You buy a PC. There is crapware all over it. Unwanted trial programs slow your brand new system to a crawl. We’re talking about the programs installed by the OEMs, you know, HP, Sony, Dell, those guys. The programs we’re talking about are the trial office and antivirus, games and photo albums. You name it and it’s there. You don’t need it and you shouldn’t want it.
Buying a new computer can be confusing because of all the brands and choices.
Extended Copy Protection (XCP aka Sony Rootkit)
In November of 2005, Sony BMG Music Entertainment was in the headlines because of the dangerous consequences of their decision to place First 4 Internet Ltd’s XCP technology on selected audio CD’s. (See Rob’s December 12 Sony’s Rootkit article). The software would load onto a person’s hard drive when an XCP protected audio CD was inserted into their PC. The purpose of the software was to limit the number of copies that CD owners could make. The technology used rootkit hiding techniques that could be used by other hackers to enter a PC without the owner’s permission. As a result of the pressure from the media and consumers, Sony has stopped distributing and using the XCP technology.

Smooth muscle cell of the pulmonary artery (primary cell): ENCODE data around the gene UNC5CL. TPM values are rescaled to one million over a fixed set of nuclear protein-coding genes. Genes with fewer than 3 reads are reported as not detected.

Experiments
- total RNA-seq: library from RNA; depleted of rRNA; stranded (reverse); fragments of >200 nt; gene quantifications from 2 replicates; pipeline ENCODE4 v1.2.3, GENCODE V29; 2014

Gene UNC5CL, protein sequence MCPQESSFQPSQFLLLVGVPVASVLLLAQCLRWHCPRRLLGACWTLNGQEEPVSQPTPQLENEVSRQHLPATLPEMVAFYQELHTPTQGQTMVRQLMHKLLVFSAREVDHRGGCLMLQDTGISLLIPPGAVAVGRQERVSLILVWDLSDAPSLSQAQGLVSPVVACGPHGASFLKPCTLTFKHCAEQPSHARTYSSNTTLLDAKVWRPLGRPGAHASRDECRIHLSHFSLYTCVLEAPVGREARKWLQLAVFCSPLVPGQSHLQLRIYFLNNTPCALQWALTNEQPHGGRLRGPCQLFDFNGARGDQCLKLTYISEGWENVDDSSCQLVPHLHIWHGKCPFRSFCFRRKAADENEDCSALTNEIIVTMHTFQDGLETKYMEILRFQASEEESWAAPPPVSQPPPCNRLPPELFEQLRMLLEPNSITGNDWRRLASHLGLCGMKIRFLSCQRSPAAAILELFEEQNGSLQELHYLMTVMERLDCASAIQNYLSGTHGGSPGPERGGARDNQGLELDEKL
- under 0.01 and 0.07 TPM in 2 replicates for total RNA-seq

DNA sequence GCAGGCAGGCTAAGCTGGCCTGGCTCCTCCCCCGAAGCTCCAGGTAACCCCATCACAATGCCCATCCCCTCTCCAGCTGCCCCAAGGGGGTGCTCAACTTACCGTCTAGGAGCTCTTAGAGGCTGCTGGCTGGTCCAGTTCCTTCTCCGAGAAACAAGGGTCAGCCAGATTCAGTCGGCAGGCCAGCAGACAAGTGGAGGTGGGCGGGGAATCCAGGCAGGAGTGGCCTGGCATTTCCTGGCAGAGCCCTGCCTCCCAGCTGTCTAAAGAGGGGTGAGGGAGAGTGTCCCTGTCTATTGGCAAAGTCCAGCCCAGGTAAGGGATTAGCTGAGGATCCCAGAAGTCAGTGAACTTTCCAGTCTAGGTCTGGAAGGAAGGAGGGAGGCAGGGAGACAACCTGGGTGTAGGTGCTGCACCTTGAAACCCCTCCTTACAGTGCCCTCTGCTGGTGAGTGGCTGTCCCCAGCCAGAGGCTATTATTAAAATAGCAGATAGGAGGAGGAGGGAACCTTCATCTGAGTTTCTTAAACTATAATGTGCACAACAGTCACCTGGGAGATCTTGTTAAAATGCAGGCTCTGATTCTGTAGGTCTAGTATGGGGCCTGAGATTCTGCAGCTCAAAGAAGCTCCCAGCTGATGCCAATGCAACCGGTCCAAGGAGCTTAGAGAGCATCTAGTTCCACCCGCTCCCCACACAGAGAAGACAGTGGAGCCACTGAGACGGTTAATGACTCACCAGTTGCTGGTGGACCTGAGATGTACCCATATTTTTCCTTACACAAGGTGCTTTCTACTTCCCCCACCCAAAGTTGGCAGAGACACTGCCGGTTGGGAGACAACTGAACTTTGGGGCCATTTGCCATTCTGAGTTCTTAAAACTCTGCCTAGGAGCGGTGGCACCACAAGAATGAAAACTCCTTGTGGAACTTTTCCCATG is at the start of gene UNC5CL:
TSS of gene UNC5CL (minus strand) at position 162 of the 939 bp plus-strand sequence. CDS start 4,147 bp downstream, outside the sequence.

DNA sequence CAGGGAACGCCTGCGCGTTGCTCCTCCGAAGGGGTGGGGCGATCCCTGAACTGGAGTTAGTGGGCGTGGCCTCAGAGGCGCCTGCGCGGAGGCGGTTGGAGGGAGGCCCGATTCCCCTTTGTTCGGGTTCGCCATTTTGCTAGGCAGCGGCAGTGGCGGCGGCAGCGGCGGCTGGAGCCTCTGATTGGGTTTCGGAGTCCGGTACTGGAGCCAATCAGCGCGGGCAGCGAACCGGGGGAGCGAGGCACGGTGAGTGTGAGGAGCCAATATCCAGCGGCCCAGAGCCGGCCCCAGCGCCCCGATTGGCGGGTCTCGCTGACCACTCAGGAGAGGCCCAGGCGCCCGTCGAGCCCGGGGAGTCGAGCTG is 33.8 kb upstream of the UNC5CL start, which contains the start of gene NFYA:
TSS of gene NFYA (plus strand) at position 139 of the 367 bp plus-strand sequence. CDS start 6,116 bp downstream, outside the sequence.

In March 2005, Sony’s BMG music division began shipping music CDs that included a particularly strong form of digital rights management (DRM) software called XCP. These CDs play normally in a standard CD player, but when inserted into a PC they will attempt to install the DRM software onto the PC. The software limits the number of copies you can make and prevents transfer of the music to some music players such as the Apple iPod.